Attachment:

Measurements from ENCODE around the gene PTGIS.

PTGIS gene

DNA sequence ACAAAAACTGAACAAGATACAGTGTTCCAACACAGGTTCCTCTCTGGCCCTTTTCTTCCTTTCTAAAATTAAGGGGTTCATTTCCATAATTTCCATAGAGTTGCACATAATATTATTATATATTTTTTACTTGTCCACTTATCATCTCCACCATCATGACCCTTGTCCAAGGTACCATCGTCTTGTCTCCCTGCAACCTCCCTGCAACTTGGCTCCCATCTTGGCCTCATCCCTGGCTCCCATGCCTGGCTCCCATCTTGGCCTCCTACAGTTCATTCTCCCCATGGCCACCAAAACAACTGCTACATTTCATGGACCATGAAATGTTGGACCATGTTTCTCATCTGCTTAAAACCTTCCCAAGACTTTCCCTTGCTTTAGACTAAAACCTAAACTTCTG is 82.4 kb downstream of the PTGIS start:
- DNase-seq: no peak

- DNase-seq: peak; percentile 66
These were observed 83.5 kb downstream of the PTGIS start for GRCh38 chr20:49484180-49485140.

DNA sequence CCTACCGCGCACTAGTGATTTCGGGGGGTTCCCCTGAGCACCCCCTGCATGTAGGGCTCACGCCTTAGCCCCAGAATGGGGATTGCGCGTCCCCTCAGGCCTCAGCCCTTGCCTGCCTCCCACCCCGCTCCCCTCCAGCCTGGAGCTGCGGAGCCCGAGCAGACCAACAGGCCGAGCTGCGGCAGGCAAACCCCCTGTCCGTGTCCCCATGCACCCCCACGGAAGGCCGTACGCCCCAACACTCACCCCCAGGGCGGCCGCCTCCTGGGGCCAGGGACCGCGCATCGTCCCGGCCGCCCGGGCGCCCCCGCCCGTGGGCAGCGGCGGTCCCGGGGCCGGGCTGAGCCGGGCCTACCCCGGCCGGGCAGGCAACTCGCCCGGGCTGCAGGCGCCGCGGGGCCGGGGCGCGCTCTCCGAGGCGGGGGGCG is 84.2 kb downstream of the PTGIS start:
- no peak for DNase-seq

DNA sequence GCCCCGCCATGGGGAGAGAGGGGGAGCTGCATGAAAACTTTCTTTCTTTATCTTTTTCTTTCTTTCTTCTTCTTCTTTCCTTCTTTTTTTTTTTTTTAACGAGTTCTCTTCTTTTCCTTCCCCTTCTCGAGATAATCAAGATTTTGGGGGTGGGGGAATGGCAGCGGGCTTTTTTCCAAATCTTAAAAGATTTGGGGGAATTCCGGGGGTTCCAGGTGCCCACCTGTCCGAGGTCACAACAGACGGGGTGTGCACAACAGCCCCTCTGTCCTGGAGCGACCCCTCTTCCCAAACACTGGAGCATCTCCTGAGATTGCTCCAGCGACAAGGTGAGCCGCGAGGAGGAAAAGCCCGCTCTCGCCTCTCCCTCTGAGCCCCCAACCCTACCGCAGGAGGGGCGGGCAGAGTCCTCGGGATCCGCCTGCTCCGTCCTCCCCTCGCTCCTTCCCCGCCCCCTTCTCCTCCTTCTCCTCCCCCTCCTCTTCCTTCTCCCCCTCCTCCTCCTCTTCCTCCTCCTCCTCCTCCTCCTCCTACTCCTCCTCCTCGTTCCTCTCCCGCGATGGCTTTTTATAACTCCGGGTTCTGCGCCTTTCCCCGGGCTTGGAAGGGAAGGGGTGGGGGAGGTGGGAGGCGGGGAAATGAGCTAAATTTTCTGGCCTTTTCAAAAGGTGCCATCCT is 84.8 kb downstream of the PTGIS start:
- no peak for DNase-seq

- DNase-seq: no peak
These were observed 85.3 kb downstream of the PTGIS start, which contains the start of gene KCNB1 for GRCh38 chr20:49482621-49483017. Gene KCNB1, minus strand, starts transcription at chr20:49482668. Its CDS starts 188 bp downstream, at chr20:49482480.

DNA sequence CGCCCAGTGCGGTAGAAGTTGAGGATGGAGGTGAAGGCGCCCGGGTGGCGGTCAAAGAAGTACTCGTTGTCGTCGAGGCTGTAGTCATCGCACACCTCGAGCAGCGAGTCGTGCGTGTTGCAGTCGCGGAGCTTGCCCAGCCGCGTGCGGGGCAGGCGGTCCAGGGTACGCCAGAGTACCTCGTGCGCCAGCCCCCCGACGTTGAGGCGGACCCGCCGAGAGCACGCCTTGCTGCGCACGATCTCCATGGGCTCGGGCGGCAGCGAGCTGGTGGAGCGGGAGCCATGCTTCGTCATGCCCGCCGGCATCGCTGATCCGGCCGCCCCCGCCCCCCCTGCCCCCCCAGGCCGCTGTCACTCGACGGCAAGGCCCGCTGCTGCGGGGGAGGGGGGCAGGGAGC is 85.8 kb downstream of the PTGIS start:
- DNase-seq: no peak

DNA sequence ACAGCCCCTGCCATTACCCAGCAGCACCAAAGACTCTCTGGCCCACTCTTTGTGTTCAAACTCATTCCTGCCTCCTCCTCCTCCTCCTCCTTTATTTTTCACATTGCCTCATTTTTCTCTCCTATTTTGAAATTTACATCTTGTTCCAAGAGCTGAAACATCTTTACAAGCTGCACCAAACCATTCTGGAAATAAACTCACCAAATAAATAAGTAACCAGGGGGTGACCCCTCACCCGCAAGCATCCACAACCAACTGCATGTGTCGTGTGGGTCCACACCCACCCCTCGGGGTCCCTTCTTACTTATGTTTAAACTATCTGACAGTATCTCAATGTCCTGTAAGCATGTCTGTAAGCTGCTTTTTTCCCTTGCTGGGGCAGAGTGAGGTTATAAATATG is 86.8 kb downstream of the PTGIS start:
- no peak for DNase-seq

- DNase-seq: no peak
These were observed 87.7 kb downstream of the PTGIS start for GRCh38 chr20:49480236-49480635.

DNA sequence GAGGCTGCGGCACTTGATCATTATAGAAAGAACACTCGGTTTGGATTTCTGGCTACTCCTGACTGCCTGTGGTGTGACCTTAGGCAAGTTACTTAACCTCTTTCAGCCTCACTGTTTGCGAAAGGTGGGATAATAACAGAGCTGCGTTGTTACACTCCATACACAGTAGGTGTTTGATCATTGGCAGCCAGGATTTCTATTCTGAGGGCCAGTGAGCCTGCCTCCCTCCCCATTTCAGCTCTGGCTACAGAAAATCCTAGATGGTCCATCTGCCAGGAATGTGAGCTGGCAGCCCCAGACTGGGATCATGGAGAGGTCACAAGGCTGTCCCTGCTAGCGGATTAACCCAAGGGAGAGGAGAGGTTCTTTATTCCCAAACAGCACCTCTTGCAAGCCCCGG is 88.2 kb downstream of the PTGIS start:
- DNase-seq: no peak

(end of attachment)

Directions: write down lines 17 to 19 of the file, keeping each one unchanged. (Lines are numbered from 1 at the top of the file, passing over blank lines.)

- DNase-seq: no peak
These were observed 87.7 kb downstream of the PTGIS start for GRCh38 chr20:49480236-49480635.

DNA sequence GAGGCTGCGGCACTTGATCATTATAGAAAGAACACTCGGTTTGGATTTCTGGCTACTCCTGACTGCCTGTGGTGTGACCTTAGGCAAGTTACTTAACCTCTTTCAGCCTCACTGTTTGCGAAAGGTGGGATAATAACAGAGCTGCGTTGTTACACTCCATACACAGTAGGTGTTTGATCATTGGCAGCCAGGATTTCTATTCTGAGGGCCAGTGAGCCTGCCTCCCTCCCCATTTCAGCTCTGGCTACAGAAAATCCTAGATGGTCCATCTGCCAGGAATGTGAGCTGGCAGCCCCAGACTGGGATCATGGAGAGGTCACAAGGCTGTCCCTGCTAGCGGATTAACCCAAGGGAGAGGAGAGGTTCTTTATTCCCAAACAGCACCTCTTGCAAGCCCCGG is 88.2 kb downstream of the PTGIS start: